After hearing about a good friend loving the convenience of using a rice cooker, it certainly sounded like something that would be perfect for a busy college student who doesn’t have access to a kitchen! So Jenna decided to try one out and indeed, perfect it is! She now loves using her rice cooker too.
A rice cooker is so quick and easy to use. All you have to do is put the rice (or any grain) and appropriate amount of water in the cooker and place the lid on. Press a button and then you can just walk away. Viola! Before you know it, your rice will be cooked and ready for you to enjoy. And if you don’t want to eat it right away, it will keep it warm until you are ready. The rice cooker is so simple and convenient; it’s perfect for those with a hectic and busy life! Also, the rice cooker is a loyal friend who will never burn your meals or fail you.
Even though it’s called a rice cooker, it is certainly not limited to just cooking rice. It would be more fittingly called a grain cooker, as it works perfectly well with just about any grain (or even beans and lentils could be cooked in it as well!). Obviously, buckwheat is one staple Jenna cooks in the rice cooker, but she also cooks quinoa, barley, farro, and millet. The list of grains is endless. You could even cook up a combination of grains!
A rice cooker can be used as the basis for any meal at any time of the day. You could cook up some buckwheat for breakfast and enjoy with some fruit, nuts, chia seeds, and cinnamon on top. For lunch or dinner, you could cook up some quinoa, throw in a can of beans and some seasoning (curry is a favorite), and serve on a bed of greens with fresh or steamed veggies. Use whatever you have on hand and be creative! Simply by switching up the grain, seasoning, or fruit/vegetable served alongside, there is an unlimited variety of combinations for you to enjoy. All very simple and quick to put together, as well as yummy and nutritious.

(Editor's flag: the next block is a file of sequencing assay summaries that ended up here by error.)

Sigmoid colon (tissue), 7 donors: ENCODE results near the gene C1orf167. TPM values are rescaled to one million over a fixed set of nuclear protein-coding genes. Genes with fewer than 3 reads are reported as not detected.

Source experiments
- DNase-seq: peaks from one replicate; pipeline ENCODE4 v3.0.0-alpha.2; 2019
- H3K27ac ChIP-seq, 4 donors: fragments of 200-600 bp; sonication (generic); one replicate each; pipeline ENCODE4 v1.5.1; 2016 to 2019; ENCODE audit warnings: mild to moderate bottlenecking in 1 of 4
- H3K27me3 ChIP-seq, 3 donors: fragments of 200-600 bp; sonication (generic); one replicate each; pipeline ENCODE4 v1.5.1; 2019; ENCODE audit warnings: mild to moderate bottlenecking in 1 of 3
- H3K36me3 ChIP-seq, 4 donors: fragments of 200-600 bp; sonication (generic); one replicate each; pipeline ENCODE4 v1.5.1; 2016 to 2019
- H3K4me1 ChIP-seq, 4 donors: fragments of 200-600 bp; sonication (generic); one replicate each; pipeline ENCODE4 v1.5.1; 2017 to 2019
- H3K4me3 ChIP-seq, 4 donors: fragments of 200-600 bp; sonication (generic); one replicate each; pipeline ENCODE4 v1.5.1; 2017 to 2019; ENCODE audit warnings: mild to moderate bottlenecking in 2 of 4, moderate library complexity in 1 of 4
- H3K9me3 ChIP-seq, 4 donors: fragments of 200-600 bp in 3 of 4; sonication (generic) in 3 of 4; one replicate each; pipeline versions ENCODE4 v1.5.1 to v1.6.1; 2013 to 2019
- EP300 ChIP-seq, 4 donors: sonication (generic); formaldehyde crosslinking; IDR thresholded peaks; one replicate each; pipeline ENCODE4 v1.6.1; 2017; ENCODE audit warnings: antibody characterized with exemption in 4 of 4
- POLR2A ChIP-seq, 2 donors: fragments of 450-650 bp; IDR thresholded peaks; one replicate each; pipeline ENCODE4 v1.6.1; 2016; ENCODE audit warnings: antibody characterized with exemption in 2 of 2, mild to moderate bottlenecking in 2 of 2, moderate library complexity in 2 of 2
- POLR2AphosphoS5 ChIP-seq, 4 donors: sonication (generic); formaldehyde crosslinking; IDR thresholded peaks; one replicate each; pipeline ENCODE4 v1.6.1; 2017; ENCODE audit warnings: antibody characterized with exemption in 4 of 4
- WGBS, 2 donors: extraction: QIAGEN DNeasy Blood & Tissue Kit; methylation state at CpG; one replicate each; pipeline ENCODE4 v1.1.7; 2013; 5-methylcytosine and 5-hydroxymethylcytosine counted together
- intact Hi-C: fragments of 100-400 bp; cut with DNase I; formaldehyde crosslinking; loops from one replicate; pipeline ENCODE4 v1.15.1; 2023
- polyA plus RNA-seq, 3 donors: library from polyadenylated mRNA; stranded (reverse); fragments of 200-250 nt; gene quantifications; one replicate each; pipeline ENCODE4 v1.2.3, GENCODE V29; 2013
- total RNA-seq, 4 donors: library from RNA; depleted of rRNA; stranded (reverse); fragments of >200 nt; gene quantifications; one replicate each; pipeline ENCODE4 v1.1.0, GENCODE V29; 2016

Your new friend, the rice cooker, is so convenient that you might just want to start cooking with it every day! Or you could cook up a big batch of the grains to last for a few days. Some of the newer rice cookers even come with a steamer basket to place on top of the main bowl! Now your grains and vegetables can be cooked at the same time, all in the same place, while you don’t have to do a thing!
Since the rice cooker does the cooking for you, you are now free to do something else – in the kitchen or not! Jenna likes to prepare everything the night before, turn on the rice cooker when she wakes up, and have a nice warm breakfast ready and waiting when she returns from a morning run or workout. Use the rice cooker any time of the day and cook your grains while you run an errand, spend time with your family, exercise, read a book, etc. Life can be busy, but a rice cooker can help make cooking even easier!
The rice cooker is one gadget you’ll be sure to love in the kitchen. It’s simple and convenient and so versatile. And remember, this is only one of many ways to simplify things in the kitchen – there are always little things you can do so that you won’t have to compromise eating a delicious, filling and healthful diet. Using a rice cooker is a way to make preparing whole foods convenient, so you can stay away from “convenience foods.” And who wouldn’t want a little more simplicity?!
Off for a hot date with the rice cooker and some grains =)
-The College Greens